By the early 1960s, however, girls’ schools had "calcified" (p. 158). Having forgotten their radical roots and retaining — uncritically — their traditions and rules, the schools seemed trapped in a time warp while other aspects of American society broke open around them. In order to survive, some girls’ schools merged with their wealthier, more modern all-boys counterparts. Others closed their doors entirely. But the crisis was short-lived. Second-wave feminism and the emergence of social science research examining female development and gender bias in schools breathed new life into girls’ educational institutions. This, combined with a new boldness in advertising and fundraising — practices previously eschewed as "unfeminine" — helped girls’ schools gain new bearing and a renewed sense of purpose. The revival had begun.

    DeBare’s account of the rise, fall, and revival of girls’ schools does not shy away from the tough issues challenging girls’ schools today. Her chapter on "Smashes, Crushes, and Female Friendships," for example, draws on the work of Carroll Smith-Rosenberg to present a clear discussion of same-sex intimacy — of both the platonic and romantic sort — in historical context. DeBare then uses her knowledge of the past to explore the not-unheard-of association of girls’ schools with lesbianism today. DeBare argues that the long tradition of valuing female friendship in girls’ schools, combined with "society’s growing openness about lesbianism and homosexuality[,] provides an unprecedented opportunity for girls’ schools" (pp. 146–147). Their unique single-sex environment creates a safe space for adolescents to explore sexual identity and same-sex friendship, and schools’ attention to these areas of girls’ development might have a ripple effect on coeducational institutions — just as girls’ schools’ boasts about strong math and science programs affected girls’ mathematics education in coed schools, especially independent ones.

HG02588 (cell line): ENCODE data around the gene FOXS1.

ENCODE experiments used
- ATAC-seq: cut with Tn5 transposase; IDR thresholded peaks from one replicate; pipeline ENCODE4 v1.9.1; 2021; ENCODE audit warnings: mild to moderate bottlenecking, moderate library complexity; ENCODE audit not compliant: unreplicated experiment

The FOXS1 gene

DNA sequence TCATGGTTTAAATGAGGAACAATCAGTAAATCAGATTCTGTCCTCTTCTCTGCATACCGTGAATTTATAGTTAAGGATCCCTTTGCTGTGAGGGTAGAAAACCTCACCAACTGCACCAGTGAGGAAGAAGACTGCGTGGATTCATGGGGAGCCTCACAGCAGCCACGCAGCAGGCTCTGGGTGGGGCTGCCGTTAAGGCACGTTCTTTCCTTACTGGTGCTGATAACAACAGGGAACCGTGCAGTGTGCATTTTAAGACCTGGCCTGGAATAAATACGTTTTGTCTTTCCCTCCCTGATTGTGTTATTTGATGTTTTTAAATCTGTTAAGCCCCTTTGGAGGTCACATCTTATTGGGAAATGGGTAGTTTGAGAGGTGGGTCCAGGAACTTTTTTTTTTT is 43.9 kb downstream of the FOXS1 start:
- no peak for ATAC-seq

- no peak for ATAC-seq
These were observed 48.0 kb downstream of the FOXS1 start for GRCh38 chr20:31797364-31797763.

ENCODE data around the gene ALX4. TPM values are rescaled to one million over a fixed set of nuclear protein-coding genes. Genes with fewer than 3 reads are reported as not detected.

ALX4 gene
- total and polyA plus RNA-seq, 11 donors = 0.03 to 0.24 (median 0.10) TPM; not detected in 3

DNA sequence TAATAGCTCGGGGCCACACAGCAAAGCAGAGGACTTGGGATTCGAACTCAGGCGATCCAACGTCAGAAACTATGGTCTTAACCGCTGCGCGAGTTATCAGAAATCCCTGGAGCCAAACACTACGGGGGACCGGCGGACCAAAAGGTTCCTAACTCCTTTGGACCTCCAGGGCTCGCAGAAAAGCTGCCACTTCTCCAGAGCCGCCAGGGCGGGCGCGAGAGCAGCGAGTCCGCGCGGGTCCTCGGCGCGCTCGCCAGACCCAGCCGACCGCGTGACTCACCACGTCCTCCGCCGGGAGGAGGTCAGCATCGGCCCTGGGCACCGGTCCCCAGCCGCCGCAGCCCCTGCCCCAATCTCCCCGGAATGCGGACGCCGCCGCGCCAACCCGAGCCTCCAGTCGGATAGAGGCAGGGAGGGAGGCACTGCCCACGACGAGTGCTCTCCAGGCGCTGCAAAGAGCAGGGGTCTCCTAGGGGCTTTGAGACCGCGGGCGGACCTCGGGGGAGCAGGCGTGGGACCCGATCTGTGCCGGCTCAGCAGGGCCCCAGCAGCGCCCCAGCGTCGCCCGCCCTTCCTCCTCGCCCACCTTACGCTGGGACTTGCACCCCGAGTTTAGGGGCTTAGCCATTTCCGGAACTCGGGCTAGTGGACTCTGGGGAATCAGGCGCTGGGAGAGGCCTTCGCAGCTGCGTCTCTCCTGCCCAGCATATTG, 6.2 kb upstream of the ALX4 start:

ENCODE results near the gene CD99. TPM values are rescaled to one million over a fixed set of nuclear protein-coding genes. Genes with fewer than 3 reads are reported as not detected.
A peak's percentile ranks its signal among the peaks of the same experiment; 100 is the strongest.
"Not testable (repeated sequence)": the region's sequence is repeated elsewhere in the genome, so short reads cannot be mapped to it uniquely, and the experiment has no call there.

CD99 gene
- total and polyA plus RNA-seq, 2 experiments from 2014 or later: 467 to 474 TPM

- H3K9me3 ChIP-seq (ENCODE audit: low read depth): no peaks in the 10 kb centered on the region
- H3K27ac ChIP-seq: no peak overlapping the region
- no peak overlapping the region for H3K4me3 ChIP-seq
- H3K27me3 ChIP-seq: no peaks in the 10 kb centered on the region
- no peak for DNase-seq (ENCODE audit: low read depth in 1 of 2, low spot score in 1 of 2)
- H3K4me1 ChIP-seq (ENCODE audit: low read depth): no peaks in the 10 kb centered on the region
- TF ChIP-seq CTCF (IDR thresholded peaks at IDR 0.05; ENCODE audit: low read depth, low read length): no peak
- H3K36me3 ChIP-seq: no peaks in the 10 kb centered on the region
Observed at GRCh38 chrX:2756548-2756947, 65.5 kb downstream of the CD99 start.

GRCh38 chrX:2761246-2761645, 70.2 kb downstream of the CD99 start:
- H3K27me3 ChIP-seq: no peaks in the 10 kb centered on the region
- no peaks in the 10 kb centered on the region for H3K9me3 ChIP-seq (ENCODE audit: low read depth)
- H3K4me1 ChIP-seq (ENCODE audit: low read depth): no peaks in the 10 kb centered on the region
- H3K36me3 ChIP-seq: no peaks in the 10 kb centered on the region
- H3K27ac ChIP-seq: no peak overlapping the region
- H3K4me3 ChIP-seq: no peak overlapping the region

DeBare’s well-researched book forgoes academic apparatus, and the absence of footnotes and bibliographic essay — while easing readability — may frustrate some. DeBare’s brief discussion of eighteenth-century girls’ schools, moreover, exaggerates their haphazard nature — boys’ schools of the time were similarly transient and their pupils’ attendance sporadic. DeBare’s analysis of Catholic schools, moreover, fails to note the pan-Protestantism of public schools that fueled their growth. But these quibbles aside, DeBare’s historical analysis is largely convincing. Pairing her historical narrative with contemporary anecdotes about the founding of the Julia Morgan School for Girls, moreover, makes the historical sketch all the more compelling.

    Where Girls Come First: The Rise, Fall, and Surprising Revival of Girls’ Schools provides a thought-provoking discussion of what is best — academically, developmentally, and socially — for girls. It will appeal to a variety of readers interested in school culture, girls’ learning, and the history of education. Heads of schools, principals, policymakers, and parents of girls will find DeBare’s book useful. Where Girls Come First would also spark especially good discussion within independent school communities.